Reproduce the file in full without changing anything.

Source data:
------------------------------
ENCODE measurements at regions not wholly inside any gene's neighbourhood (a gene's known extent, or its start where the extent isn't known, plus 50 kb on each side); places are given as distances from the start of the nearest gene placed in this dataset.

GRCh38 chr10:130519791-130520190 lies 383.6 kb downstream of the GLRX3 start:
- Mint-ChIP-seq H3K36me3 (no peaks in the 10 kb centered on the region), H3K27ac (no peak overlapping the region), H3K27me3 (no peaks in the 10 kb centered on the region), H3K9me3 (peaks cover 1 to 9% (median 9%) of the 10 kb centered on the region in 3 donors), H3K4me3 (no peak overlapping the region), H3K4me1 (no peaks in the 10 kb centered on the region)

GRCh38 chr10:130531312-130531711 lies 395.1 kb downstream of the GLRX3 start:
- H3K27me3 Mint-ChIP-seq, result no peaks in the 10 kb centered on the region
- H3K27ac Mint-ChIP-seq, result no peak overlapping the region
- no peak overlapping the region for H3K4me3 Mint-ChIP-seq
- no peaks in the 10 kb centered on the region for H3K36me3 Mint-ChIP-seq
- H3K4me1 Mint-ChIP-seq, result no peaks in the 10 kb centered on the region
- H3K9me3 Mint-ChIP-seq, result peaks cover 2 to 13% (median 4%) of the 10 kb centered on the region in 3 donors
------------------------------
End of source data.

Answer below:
ENCODE measurements at regions not wholly inside any gene's neighbourhood (a gene's known extent, or its start where the extent isn't known, plus 50 kb on each side); places are given as distances from the start of the nearest gene placed in this dataset.

GRCh38 chr10:130519791-130520190 lies 383.6 kb downstream of the GLRX3 start:
- Mint-ChIP-seq H3K36me3 (no peaks in the 10 kb centered on the region), H3K27ac (no peak overlapping the region), H3K27me3 (no peaks in the 10 kb centered on the region), H3K9me3 (peaks cover 1 to 9% (median 9%) of the 10 kb centered on the region in 3 donors), H3K4me3 (no peak overlapping the region), H3K4me1 (no peaks in the 10 kb centered on the region)

GRCh38 chr10:130531312-130531711 lies 395.1 kb downstream of the GLRX3 start:
- H3K27me3 Mint-ChIP-seq, result no peaks in the 10 kb centered on the region
- H3K27ac Mint-ChIP-seq, result no peak overlapping the region
- no peak overlapping the region for H3K4me3 Mint-ChIP-seq
- no peaks in the 10 kb centered on the region for H3K36me3 Mint-ChIP-seq
- H3K4me1 Mint-ChIP-seq, result no peaks in the 10 kb centered on the region
- H3K9me3 Mint-ChIP-seq, result peaks cover 2 to 13% (median 4%) of the 10 kb centered on the region in 3 donors